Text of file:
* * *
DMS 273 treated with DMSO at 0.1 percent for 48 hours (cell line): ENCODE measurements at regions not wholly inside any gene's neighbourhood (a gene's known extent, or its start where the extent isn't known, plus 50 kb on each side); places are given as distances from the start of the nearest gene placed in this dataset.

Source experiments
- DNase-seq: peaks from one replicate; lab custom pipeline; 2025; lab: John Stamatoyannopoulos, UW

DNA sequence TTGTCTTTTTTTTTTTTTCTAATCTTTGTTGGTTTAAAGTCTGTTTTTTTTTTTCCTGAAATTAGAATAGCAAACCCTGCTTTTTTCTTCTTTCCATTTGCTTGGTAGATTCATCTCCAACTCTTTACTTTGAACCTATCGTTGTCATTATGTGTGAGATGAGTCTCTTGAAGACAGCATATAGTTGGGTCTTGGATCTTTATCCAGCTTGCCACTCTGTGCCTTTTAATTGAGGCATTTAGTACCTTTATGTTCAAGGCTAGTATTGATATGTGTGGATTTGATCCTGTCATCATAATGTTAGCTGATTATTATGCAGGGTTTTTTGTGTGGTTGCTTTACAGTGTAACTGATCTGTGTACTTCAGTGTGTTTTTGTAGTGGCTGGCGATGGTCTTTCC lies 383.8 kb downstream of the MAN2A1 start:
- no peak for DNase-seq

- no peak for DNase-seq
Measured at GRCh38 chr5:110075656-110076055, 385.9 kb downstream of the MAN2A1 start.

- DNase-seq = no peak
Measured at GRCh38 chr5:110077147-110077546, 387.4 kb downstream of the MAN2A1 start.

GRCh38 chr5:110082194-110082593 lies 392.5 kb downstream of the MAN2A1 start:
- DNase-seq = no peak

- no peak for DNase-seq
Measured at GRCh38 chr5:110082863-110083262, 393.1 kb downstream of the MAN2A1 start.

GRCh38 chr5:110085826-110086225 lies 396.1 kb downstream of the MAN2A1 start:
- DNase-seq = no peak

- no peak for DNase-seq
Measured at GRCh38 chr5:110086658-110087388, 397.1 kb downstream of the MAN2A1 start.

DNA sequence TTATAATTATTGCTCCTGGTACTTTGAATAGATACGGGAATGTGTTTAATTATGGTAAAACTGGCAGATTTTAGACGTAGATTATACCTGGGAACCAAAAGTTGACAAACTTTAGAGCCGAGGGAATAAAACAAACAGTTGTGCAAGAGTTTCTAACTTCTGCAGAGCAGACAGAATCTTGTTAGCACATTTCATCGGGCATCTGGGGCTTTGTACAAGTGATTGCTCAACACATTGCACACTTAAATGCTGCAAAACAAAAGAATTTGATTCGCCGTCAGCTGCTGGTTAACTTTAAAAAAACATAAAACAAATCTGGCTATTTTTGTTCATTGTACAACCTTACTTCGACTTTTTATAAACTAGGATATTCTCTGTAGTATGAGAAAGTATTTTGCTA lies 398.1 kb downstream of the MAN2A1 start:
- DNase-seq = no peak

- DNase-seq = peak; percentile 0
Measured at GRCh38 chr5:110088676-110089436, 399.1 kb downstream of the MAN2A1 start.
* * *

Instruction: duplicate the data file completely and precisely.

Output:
DMS 273 treated with DMSO at 0.1 percent for 48 hours (cell line): ENCODE measurements at regions not wholly inside any gene's neighbourhood (a gene's known extent, or its start where the extent isn't known, plus 50 kb on each side); places are given as distances from the start of the nearest gene placed in this dataset.

Source experiments
- DNase-seq: peaks from one replicate; lab custom pipeline; 2025; lab: John Stamatoyannopoulos, UW

DNA sequence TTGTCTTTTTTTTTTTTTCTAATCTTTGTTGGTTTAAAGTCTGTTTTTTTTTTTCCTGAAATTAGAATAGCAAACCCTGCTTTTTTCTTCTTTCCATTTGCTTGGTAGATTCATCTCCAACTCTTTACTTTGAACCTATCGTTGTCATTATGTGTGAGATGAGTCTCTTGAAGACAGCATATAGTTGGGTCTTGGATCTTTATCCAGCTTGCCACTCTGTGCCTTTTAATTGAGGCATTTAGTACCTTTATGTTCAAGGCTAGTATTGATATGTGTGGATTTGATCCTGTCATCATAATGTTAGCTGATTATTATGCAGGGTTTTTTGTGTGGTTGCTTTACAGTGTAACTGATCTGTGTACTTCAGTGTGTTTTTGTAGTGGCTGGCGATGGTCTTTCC lies 383.8 kb downstream of the MAN2A1 start:
- no peak for DNase-seq

- no peak for DNase-seq
Measured at GRCh38 chr5:110075656-110076055, 385.9 kb downstream of the MAN2A1 start.

- DNase-seq = no peak
Measured at GRCh38 chr5:110077147-110077546, 387.4 kb downstream of the MAN2A1 start.

GRCh38 chr5:110082194-110082593 lies 392.5 kb downstream of the MAN2A1 start:
- DNase-seq = no peak

- no peak for DNase-seq
Measured at GRCh38 chr5:110082863-110083262, 393.1 kb downstream of the MAN2A1 start.

GRCh38 chr5:110085826-110086225 lies 396.1 kb downstream of the MAN2A1 start:
- DNase-seq = no peak

- no peak for DNase-seq
Measured at GRCh38 chr5:110086658-110087388, 397.1 kb downstream of the MAN2A1 start.

DNA sequence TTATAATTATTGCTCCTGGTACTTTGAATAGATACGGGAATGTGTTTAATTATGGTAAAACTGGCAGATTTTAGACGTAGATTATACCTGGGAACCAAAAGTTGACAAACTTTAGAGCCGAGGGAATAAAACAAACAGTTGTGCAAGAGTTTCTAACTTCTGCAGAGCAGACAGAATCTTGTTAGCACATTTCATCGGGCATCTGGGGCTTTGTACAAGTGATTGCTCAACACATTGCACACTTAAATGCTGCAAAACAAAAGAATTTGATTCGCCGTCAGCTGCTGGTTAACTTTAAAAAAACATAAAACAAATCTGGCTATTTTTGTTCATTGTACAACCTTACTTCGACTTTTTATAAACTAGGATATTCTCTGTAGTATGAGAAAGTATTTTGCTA lies 398.1 kb downstream of the MAN2A1 start:
- DNase-seq = no peak

- DNase-seq = peak; percentile 0
Measured at GRCh38 chr5:110088676-110089436, 399.1 kb downstream of the MAN2A1 start.